"It did the best a musical has ever done at the box office, I know," I said about Mama Mia!, "but I don't know why they'd put it up against The Dark Knight."
"Brandon," my mom admonished, "not everyone wants to see a Batman movie."
"Well, It's made over a billion dollars, so, yes, they do."
Congratulations, Reader: you are a nerd (you're reading my blog, after all). You, friend, boosted Batman to the top spot. You are making video games an industry to rival film and television. You, yes you, made sure Star Trek opened at the top of the box office. Scientifically, Star Trek is to box office as matter is to anti-matter. This stuff is for everyone, and everyone wants it now.
Notwithstanding my prior comments on the proliferation of nerdom, I'm pretty happy about the way things are right now. I'm a lifelong Batman fan, so even though the comics suck right now, I've been getting a lot of other media to keep me elated. Be sure, I have the collector's edition of Batman: Arkham Asylum pre-ordered. I have been Hitleresque in my nerdiness. Society has proven a capable David Lloyd.
The benefits aren't just mine, though. I have no love for Transformers or G.I. Joe, but they're both stepping out this summer. I have a great love for Terminator, and my dad and I finally got our movie focusing on the war with the machines. With that and Star Trek, it's been a sexy summer, and the bikini of pop culture is revealing, flattering and one size fits all.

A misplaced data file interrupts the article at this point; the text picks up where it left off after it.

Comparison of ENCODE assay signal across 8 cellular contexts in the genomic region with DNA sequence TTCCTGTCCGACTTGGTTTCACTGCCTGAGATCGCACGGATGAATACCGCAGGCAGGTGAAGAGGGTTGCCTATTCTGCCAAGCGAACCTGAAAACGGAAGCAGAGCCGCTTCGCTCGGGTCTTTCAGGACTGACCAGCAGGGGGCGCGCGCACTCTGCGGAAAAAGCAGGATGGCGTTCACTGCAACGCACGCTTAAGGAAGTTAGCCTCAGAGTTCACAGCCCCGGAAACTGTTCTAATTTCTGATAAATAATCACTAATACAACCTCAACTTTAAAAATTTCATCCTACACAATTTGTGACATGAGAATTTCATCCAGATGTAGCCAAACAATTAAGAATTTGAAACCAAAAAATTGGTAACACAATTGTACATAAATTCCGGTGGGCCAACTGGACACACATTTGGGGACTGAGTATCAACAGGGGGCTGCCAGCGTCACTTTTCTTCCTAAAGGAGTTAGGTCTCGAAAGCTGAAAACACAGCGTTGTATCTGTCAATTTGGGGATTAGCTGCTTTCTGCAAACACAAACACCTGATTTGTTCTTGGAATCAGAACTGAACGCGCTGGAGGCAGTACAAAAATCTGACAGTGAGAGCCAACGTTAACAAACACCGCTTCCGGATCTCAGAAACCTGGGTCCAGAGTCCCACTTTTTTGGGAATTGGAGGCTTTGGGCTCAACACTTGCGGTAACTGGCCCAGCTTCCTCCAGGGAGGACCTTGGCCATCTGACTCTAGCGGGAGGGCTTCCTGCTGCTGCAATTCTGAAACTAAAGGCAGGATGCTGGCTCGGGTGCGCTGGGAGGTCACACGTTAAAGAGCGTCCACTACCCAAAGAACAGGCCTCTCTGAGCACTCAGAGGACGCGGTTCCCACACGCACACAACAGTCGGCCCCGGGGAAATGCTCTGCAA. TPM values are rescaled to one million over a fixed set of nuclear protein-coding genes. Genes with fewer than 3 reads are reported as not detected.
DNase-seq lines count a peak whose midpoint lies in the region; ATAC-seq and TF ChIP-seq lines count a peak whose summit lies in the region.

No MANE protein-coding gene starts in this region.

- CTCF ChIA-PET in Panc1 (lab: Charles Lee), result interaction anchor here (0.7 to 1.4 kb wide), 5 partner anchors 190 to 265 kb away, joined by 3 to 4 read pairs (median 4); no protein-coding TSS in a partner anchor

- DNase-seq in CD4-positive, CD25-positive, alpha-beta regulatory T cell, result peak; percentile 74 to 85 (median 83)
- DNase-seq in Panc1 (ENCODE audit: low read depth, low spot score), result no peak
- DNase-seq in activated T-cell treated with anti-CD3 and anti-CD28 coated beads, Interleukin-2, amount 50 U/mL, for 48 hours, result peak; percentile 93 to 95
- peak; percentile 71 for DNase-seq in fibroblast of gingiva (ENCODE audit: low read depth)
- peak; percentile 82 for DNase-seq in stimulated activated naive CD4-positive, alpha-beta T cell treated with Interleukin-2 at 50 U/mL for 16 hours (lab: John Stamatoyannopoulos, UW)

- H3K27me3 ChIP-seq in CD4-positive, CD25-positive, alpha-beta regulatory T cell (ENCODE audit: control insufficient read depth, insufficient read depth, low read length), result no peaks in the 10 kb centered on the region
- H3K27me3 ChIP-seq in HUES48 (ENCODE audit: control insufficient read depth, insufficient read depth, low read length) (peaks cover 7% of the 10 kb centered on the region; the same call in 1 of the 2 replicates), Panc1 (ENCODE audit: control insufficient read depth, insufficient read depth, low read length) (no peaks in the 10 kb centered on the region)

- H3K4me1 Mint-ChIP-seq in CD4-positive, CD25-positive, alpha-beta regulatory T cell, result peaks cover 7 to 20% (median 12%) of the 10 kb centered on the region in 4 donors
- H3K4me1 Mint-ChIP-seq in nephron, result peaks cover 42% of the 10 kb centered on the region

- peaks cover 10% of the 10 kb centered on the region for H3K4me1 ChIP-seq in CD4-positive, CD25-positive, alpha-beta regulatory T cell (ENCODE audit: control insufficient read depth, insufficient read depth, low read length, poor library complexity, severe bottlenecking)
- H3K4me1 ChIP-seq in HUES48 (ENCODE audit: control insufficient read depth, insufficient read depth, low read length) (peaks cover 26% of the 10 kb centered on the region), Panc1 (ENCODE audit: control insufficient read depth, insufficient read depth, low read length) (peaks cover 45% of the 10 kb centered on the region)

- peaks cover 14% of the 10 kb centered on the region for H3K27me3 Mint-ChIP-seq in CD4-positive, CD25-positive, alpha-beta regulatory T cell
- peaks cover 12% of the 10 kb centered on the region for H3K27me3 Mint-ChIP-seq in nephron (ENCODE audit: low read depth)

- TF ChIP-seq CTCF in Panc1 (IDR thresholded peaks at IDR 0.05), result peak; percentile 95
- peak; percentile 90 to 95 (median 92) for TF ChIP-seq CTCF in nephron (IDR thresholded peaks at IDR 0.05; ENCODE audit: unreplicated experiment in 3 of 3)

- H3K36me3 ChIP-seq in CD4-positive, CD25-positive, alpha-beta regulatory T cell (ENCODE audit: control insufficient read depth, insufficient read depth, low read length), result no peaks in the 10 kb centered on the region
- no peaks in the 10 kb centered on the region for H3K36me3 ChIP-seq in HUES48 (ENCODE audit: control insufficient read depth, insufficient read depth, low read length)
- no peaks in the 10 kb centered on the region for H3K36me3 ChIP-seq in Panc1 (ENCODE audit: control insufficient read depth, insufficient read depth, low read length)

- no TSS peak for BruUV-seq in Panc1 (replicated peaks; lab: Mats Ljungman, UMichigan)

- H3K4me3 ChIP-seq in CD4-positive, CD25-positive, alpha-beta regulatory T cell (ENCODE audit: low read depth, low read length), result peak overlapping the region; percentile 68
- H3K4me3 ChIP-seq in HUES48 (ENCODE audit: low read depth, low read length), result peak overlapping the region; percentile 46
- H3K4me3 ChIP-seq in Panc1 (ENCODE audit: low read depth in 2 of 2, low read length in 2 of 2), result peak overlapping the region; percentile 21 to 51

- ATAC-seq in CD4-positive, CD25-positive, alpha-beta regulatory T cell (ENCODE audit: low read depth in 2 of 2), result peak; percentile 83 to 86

Even the cool kids. My dork brethren, you have been trading blows with me about the Star Wars Prequels for a decade now. You're established. It's everyone else who just showed up to the party, and we need to welcome them, putting aside past abuses and usurpations. The new nerd is the Halo fanboy, who is also on the football team. He mixes this up with some Gears of War, but XBox exclusives, either way. Christian Bale is dreamy, Heath Ledger was riveting, and the sorority sister has recognized the allure.
This isn't a one-way cultural diffusion. Indeed, none are. Those "regular" people we supposed to have existed are invited to Comicon this year. "Hope to see you there!" Edward Cullen smiles his fangy grin. New Moon is making its debut at the Seder of nerdism. Twilight is appearing with the spandex-clad and gun-toting heroes of our extended adolescence. Of course "normal" people are coming into "our" culture. We've invited them. They're the cool kids (check out Rayne Summers of Least I Could Do. We're all the cool kids.
Which is good. Twilight, not so much, but what these trends represent is. It's not just that nerds are now more accepted. That's becoming old news. What's exciting is now, we are going to pick up new habits, pass times and fandoms. Me, I work out, and have become something of an athlete. I've even watched a couple of football games in the past few years. I'm reading different books, seeing different films. It was in my supposed nerdy differentness I got engrossed in a lot of the same. This culture is growing, and we need to be inclusive. Except for, you know, the kids who wear cosplay items in public. Everyone else is in.